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The war on Ukraine is another crisis burdening the Lebanese people

Lebanese people are welcomed by their relatives at Beirut Rafic Hariri International Airport, on 6 March 2022 in Beirut, Lebanon. [Houssam Shbaro - Anadolu Agency]
Lebanese people are welcomed by their relatives at Beirut Rafic Hariri International Airport, on 6 March 2022 in Beirut, Lebanon. [Houssam Shbaro - Anadolu Agency]

The effects and repercussions of the war on Ukraine were not in the Lebanese people's calculations and the last things they needed were the repercussions of this Russian military intervention in Ukraine, increasing the suffering of the people on a daily basis, given they are already in an economic crisis.

On 24 February, Russia launched a military operation in Ukraine, which was followed by angry international reactions and the imposition of "tough" economic and financial sanctions on Moscow.

The effects of the war were felt around the world, including in Lebanon, which is already suffering from a crisis described by the World Bank as "one of the most severe global crises", "likely to rank in to top 10, and possibly top 3 more severe crises episodes globally since the mid -nineteenth century."

Signs of the repercussions of the war began to loom over Lebanon, threatening a food security crisis if it is prolonged.

Lebanon, Russia and Ukraine

Lebanon needs between 550,000 and 650,000 tonnes of wheat annually, according to government data.

The independent research firm, International Information, stated that imports from Ukraine amounted to $354 million as an annual average, during the years 2012-2020.

It noted in a report published at the end of February, that wheat ranks first among the commodities imported by Lebanon from Ukraine, with a volume of 511,000 tonnes.

In addition to wheat, Lebanon imports sugar, cattle, sheep, iron and barley from Ukraine, according to the study.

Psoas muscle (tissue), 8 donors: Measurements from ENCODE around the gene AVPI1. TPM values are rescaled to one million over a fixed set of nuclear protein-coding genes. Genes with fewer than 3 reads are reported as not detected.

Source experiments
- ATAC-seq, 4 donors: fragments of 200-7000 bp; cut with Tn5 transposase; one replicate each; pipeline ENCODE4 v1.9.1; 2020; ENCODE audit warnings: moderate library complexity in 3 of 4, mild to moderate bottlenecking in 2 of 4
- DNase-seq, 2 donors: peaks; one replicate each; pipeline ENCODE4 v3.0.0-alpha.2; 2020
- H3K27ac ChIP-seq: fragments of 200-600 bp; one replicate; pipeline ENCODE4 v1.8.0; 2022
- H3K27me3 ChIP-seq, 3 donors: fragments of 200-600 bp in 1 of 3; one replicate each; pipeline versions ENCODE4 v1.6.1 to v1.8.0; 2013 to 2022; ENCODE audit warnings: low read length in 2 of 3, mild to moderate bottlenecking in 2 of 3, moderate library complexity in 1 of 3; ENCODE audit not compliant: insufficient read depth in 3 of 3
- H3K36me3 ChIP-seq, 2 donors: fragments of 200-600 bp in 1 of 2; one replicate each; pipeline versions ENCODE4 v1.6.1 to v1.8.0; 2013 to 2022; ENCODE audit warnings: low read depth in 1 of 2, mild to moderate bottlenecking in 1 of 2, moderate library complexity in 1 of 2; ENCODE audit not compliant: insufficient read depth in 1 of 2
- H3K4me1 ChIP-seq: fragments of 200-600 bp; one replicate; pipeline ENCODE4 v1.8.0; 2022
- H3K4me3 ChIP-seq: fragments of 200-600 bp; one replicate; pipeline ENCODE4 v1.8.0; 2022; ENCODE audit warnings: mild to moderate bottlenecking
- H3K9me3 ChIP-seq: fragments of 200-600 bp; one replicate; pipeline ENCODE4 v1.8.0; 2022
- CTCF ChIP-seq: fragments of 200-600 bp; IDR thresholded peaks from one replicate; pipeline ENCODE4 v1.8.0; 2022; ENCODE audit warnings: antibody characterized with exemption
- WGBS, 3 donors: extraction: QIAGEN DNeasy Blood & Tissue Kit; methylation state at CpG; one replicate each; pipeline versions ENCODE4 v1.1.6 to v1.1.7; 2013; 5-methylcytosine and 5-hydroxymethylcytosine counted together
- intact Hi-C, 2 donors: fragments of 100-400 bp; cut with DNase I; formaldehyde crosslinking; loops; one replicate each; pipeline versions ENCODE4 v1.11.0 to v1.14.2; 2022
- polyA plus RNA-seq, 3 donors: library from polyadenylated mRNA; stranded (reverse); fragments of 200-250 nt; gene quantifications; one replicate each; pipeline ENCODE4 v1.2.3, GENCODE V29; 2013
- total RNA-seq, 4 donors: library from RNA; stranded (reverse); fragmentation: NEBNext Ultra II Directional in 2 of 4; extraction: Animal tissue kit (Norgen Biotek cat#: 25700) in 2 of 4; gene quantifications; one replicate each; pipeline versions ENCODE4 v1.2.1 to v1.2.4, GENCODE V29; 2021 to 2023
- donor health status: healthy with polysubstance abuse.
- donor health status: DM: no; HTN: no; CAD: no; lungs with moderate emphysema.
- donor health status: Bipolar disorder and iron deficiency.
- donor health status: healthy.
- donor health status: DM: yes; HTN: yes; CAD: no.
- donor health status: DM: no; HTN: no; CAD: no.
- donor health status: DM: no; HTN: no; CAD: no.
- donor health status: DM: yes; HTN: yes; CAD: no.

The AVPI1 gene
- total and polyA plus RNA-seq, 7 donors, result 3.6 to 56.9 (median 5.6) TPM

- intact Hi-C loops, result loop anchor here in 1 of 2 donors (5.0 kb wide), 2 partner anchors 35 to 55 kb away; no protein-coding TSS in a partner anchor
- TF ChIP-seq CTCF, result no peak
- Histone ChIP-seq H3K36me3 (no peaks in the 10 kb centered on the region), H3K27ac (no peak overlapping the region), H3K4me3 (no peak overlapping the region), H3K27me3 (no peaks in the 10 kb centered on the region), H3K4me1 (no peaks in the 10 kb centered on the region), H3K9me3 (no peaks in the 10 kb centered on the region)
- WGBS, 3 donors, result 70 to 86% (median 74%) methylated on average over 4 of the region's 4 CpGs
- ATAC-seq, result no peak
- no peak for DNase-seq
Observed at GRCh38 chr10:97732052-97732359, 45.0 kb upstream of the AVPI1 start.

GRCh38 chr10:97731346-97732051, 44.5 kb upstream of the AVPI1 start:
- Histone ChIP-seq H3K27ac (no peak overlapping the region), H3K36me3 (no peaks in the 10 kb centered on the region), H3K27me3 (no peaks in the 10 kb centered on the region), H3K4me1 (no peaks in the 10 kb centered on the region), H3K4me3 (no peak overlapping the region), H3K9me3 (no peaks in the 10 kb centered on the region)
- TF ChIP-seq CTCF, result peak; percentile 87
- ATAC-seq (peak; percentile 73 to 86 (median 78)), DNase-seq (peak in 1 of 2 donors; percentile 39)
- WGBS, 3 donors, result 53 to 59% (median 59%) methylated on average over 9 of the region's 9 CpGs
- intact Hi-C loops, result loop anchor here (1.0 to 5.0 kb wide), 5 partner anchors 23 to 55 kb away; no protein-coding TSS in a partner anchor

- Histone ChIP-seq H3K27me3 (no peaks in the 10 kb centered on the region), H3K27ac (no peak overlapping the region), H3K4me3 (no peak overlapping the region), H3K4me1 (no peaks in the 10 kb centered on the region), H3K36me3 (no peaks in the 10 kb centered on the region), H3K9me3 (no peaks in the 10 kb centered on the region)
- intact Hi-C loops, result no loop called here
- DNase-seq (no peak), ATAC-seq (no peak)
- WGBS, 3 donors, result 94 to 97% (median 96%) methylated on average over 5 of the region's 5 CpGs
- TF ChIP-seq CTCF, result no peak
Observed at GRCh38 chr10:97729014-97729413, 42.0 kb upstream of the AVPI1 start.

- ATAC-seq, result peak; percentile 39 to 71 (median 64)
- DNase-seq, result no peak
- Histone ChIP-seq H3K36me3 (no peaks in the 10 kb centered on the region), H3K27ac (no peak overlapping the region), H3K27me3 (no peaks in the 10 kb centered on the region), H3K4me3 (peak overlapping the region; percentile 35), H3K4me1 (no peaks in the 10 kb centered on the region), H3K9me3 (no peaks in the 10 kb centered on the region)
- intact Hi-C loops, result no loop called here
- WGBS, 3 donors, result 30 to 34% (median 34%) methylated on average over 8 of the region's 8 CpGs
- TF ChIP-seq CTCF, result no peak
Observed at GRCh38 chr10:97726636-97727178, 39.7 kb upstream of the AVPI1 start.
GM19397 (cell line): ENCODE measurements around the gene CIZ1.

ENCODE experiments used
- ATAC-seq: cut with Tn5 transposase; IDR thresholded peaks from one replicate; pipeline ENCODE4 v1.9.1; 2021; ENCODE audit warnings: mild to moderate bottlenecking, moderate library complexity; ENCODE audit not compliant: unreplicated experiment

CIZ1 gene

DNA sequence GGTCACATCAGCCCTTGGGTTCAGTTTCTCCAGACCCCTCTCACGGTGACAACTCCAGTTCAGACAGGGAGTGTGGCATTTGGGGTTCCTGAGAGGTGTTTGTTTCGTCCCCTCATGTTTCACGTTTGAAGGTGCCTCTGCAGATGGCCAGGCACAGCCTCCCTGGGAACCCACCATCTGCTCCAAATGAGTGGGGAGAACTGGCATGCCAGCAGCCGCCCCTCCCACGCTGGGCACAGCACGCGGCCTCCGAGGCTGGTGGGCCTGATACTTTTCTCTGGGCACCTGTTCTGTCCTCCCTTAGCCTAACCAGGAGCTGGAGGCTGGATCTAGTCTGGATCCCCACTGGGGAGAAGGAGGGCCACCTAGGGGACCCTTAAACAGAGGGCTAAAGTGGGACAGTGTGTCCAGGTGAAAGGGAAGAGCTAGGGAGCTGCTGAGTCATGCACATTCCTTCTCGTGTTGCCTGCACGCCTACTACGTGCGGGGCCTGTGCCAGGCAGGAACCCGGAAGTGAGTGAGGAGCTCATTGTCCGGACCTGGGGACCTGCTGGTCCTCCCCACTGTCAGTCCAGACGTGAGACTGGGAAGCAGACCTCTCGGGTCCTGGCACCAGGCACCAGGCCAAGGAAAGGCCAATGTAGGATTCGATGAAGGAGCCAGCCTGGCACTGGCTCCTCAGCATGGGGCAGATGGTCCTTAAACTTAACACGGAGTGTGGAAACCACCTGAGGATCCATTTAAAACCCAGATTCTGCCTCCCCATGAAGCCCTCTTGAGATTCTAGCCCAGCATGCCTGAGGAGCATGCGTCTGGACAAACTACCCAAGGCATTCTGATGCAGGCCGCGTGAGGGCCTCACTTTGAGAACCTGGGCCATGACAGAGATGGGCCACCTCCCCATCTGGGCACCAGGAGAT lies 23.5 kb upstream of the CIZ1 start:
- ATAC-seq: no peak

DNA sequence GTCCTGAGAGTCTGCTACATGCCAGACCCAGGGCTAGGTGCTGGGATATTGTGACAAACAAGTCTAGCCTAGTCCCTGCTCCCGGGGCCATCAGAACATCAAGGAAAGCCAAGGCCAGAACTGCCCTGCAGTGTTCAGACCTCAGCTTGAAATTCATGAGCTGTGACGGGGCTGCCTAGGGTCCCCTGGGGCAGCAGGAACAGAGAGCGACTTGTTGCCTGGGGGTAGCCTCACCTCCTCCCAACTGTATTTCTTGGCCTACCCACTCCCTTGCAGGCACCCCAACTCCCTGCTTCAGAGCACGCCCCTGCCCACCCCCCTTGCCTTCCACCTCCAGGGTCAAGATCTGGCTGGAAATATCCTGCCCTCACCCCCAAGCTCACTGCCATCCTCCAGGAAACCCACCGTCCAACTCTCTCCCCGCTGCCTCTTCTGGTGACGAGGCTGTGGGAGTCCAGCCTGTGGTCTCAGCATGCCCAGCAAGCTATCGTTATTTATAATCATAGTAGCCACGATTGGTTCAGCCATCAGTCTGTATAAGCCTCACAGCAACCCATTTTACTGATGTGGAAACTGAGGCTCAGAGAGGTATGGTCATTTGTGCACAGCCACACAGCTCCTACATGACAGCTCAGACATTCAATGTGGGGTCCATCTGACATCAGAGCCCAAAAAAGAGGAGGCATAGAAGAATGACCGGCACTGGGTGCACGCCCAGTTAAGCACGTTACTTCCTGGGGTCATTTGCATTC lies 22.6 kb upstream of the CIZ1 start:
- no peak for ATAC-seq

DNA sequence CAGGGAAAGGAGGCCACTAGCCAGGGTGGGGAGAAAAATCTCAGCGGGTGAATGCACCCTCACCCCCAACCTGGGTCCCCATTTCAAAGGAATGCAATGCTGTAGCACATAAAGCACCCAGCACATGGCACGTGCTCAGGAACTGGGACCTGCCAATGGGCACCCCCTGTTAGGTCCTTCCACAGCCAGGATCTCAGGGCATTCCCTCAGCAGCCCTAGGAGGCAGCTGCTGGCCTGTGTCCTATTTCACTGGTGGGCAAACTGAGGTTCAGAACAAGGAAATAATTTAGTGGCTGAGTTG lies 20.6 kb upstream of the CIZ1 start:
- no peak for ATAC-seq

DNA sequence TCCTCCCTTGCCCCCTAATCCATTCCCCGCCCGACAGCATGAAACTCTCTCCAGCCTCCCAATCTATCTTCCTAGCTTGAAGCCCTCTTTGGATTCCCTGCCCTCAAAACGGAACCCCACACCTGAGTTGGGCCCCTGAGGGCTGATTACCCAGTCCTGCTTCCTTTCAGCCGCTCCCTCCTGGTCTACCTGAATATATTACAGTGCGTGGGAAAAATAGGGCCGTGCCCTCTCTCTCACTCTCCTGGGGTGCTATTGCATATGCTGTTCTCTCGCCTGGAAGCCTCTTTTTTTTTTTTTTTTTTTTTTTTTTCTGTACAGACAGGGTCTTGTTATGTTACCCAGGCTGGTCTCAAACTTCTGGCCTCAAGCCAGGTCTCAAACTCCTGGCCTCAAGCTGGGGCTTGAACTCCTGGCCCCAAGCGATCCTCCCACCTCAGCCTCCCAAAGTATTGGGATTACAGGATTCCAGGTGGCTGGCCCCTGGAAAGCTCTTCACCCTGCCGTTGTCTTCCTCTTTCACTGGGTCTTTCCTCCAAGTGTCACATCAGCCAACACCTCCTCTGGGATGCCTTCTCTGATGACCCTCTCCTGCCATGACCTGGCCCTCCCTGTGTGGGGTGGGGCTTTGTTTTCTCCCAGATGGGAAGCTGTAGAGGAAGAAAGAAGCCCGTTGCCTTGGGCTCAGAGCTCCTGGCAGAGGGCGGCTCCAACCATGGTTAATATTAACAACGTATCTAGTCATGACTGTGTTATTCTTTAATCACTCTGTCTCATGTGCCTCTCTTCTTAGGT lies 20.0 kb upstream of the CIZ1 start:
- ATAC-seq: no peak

READ: Lebanon holds talks with Turkey, India over wheat supply crisis

According to Lebanese customs figures, Russia is one of Lebanon's largest sources for importing seed oil, in addition to petroleum oils, coal, and other commodities.

Lebanon cannot store huge quantities of wheat because Beirut Port used to house the largest silos in the country, but after the explosion on 4 August 2020 it was completely destroyed and lost its stock – about 85 per cent of Lebanon's grain and wheat.

No new silos have been secured nor have the silos been reconstructed. Wheat is stored either in the 12 Lebanese mills, enough to store a month's consumption or slightly more, or the state buys wheat and stores it after paying its price to the countries from which it buys it.

Wheat stock

Last week, Economy Minister Amin Salam said Lebanon's stockpile of wheat is sufficient for about 45 days, and that the government has made deals to purchase additional quantities, calling on its citizens not to panic buy.

He pointed out that the Council of Ministers agreed to grant the General Directorate of Cereals and Sugar beets in the Ministry of Economy approval to import 50,000 tonnes of wheat, to secure a reserve for an additional month.